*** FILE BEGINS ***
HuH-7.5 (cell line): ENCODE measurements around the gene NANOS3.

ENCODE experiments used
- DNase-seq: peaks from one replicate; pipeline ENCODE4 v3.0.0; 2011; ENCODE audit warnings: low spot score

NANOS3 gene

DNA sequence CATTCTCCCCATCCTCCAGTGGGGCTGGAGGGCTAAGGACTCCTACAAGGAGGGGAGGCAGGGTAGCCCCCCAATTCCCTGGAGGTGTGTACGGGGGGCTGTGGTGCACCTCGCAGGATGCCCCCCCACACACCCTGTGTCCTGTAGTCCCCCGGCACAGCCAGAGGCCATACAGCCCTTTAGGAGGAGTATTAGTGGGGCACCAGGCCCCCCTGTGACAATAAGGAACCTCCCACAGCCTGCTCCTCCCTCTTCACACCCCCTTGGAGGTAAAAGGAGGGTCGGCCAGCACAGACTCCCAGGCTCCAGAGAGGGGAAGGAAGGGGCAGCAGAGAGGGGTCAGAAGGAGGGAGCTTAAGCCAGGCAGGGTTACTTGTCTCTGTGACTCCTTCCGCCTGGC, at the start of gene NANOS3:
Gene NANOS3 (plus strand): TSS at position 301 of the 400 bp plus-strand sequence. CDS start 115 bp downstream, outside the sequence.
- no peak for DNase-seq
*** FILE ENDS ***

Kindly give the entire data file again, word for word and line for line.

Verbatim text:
HuH-7.5 (cell line): ENCODE measurements around the gene NANOS3.

ENCODE experiments used
- DNase-seq: peaks from one replicate; pipeline ENCODE4 v3.0.0; 2011; ENCODE audit warnings: low spot score

NANOS3 gene

DNA sequence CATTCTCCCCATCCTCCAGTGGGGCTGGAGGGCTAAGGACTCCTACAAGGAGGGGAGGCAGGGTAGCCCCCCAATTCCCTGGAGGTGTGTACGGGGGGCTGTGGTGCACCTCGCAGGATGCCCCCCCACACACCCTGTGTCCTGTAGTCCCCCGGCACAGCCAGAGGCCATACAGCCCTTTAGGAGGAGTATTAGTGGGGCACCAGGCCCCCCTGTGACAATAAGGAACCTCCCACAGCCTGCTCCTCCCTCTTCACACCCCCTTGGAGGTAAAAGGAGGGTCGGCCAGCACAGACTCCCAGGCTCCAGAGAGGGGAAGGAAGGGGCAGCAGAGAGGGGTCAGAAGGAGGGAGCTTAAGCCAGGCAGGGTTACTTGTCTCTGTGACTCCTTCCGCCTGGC, at the start of gene NANOS3:
Gene NANOS3 (plus strand): TSS at position 301 of the 400 bp plus-strand sequence. CDS start 115 bp downstream, outside the sequence.
- no peak for DNase-seq